A new approach forces machine learning models to focus on more data when learning a task, which can lead to more reliable predictions. If your Uber driver takes a shortcut, you may reach your destination faster. But if a machine learning model takes shortcuts, it may ruin what you want to do in unexpected ways.
In machine learning, when the model relies on a simple feature of the data set to make decisions, instead of learning the true nature of the data, shortcuts will appear, which may lead to inaccurate predictions. For example, a model might learn to recognize an image of a cow by focusing on the green grass that appears in the photo, rather than the more complex shapes and patterns of the cow.
A new study by MIT researchers explores the problem of shortcuts in a popular machine learning method and proposes a solution that prevents AI from taking shortcuts by forcing models to use more data in their decisions.
By removing the simpler features that the model focuses on, the researcher forces it to focus on the more complex features of the data that it has not considered. Then, by asking the model to solve the same task in two ways–once using those simpler features, and then also using complex features that it has learned to recognize–they reduced the tendency for shortcut solutions and improved the performance of the model.
Researchers at the Massachusetts Institute of Technology have developed a technique that reduces the tendency of comparative learning models to use shortcuts by forcing the model to focus on features in the data that it has not considered before.
One potential application of this work is to improve the effectiveness of machine learning models used to identify diseases in medical images. Shortcut solutions in this situation may lead to wrong diagnoses and have a dangerous impact on the patient.
The long road to understanding shortcuts
The researchers focused their research on comparative learning, which is a powerful form of self-supervised machine learning. In self-supervised machine learning, raw data without label descriptions from humans is used to train a model. Therefore, it can be successfully used for more types of data.
Self-supervised learning models learn useful data representations that are used as input for different tasks, such as image classification. But if the model takes shortcuts and fails to capture important information, these tasks will not be able to use this information.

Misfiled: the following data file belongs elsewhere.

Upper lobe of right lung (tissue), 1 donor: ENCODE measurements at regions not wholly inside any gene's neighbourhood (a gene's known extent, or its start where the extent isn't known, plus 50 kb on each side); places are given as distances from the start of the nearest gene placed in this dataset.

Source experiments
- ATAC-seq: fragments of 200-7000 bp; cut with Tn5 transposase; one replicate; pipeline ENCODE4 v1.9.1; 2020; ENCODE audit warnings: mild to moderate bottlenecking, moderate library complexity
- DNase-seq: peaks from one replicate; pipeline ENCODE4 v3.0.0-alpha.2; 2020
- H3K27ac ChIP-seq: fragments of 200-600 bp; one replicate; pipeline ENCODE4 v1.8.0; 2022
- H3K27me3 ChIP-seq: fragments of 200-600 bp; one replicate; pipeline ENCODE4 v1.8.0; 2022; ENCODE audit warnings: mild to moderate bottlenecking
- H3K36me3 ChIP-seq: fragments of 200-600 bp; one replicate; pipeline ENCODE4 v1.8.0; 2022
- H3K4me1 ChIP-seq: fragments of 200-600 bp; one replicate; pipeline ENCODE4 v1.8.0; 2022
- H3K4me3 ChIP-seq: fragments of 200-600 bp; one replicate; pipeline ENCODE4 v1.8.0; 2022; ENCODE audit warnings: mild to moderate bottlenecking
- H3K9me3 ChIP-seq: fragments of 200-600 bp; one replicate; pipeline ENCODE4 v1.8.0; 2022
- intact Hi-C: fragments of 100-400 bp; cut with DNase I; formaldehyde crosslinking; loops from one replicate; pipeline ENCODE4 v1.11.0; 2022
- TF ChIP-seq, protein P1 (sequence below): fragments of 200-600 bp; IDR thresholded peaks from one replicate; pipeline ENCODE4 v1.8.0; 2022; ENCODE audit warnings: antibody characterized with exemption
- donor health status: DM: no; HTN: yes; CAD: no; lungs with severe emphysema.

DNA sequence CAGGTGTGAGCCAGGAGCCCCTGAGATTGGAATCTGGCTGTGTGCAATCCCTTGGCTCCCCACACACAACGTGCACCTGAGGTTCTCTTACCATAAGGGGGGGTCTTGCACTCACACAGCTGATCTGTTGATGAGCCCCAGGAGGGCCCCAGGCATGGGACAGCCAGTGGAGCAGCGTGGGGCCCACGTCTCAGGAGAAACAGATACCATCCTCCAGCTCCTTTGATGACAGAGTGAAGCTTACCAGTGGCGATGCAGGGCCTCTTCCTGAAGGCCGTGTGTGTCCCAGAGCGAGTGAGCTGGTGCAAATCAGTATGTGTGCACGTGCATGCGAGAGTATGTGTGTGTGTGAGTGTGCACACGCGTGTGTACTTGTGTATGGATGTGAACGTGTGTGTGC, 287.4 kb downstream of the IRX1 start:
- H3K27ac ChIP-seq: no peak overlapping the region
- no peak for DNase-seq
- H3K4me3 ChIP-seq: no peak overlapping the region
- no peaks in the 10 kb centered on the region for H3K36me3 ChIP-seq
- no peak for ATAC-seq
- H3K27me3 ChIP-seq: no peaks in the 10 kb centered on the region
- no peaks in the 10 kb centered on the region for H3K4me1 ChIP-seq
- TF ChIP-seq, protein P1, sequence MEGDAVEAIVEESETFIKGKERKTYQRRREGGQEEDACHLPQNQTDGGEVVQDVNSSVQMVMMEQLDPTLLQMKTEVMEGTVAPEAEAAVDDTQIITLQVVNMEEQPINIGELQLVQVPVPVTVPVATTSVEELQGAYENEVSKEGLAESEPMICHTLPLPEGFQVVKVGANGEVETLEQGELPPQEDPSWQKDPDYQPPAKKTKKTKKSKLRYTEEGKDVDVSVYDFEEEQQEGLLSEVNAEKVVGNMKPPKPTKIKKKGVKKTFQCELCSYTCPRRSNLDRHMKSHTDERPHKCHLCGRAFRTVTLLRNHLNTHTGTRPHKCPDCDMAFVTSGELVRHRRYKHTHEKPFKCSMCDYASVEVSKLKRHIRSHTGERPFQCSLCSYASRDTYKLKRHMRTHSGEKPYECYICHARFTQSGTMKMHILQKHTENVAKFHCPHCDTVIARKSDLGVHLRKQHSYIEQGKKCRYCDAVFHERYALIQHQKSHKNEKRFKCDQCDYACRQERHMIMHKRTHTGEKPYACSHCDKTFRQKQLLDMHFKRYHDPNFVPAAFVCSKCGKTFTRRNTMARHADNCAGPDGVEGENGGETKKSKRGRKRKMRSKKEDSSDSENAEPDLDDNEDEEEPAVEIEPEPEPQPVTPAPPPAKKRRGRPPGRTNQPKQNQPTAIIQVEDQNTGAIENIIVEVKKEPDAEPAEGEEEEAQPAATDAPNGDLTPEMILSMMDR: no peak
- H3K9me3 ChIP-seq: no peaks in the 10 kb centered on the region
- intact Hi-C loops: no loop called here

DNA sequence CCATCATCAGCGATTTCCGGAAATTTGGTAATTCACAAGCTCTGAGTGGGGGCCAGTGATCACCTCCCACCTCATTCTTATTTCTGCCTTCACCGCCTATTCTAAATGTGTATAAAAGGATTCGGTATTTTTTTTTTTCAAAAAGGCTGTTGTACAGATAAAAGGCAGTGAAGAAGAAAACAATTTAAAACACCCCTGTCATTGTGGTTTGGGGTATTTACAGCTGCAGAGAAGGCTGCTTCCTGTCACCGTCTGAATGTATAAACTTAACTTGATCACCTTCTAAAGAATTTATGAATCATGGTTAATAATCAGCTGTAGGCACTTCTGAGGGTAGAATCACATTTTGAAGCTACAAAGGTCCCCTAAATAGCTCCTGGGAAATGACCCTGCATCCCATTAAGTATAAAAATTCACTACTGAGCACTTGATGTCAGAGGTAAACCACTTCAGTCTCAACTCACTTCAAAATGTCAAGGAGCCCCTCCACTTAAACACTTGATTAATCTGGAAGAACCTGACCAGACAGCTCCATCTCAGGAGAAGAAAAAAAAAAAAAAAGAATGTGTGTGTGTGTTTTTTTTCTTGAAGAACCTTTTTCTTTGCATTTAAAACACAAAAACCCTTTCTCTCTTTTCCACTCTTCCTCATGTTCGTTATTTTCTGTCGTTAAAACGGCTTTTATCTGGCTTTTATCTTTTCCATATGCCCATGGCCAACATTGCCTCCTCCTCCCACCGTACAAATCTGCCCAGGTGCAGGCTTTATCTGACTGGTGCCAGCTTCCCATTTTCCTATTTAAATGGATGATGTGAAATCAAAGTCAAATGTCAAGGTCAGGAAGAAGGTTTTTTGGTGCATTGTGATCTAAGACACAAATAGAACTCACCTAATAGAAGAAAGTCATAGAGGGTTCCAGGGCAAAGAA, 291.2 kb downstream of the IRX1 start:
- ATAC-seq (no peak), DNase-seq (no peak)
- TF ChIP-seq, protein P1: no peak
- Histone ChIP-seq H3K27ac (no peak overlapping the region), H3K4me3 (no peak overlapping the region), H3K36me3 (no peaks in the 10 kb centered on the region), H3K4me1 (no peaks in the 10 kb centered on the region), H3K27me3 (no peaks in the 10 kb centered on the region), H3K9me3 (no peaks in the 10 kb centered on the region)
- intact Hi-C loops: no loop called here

For example, if a self-supervised learning model is trained to classify pneumonia in X-rays from some hospitals, but it learns to predict based on a label, this label can identify scans from a specific hospital (because some hospitals There are more cases of pneumonia than other hospitals), then when it is given data from the new hospital, this model will not perform well.
For the comparative learning model, an encoder algorithm is trained to distinguish between similar input pairs and dissimilar input pairs. This process encodes rich and complex data, such as images, in a way that can be interpreted by a comparative learning model.
The researchers tested the comparative learning encoder with a series of images and found that during this training process, they would also fall into a shortcut solution. Encoders tend to focus on the simplest features in the image to determine which input pairs are similar and which are not. Ideally, the encoder should pay attention to all the useful features of the data when making a decision.
As a result, the research team made the distinction between similar and dissimilar data pairs more difficult to distinguish, and found that this changed which features the encoder would look at to make a decision.
If you make the task of distinguishing similar and dissimilar items more and more difficult, then the system is forced to learn more meaningful information from the data, because the task cannot be solved without learning. However, increasing this difficulty leads to a trade-off-the encoder becomes better at focusing on certain features of the data, but becomes worse at focusing on other features, seeming to almost forget the simpler features.
In order to avoid this trade-off, the researchers asked the encoder to use simpler features in the original way, and distinguish these pairs after the researchers deleted the information it had learned. Solving the task in two ways at the same time, the encoder has been improved in all features.
Their method is called implicit feature modification, which adaptively modifies the samples to remove the simpler features used by the encoder to distinguish between pairs. The technology does not rely on human input, which is important because real-world data sets may have hundreds of different features, which may be combined in complex ways.
Problems that can be solved range from cars to chronic obstructive pulmonary disease
The researchers tested this method with images of vehicles. They use implicit feature modification to adjust the color, direction, and vehicle type, making it more difficult for the encoder to distinguish between similar and dissimilar image pairs. The encoder also improves its accuracy on all three features-texture, shape, and color.
In order to understand whether the method can withstand more complex data, the researchers also tested it with samples from the chronic obstructive pulmonary disease (COPD) medical image database. Again, this method enabled all the features they evaluated to be improved simultaneously.
Although this work has taken some important steps in understanding the causes of shortcut solutions and working to solve these problems, the researchers say that continuing to refine these methods and apply them to other types of self-supervised learning will be progress in the future. The essential.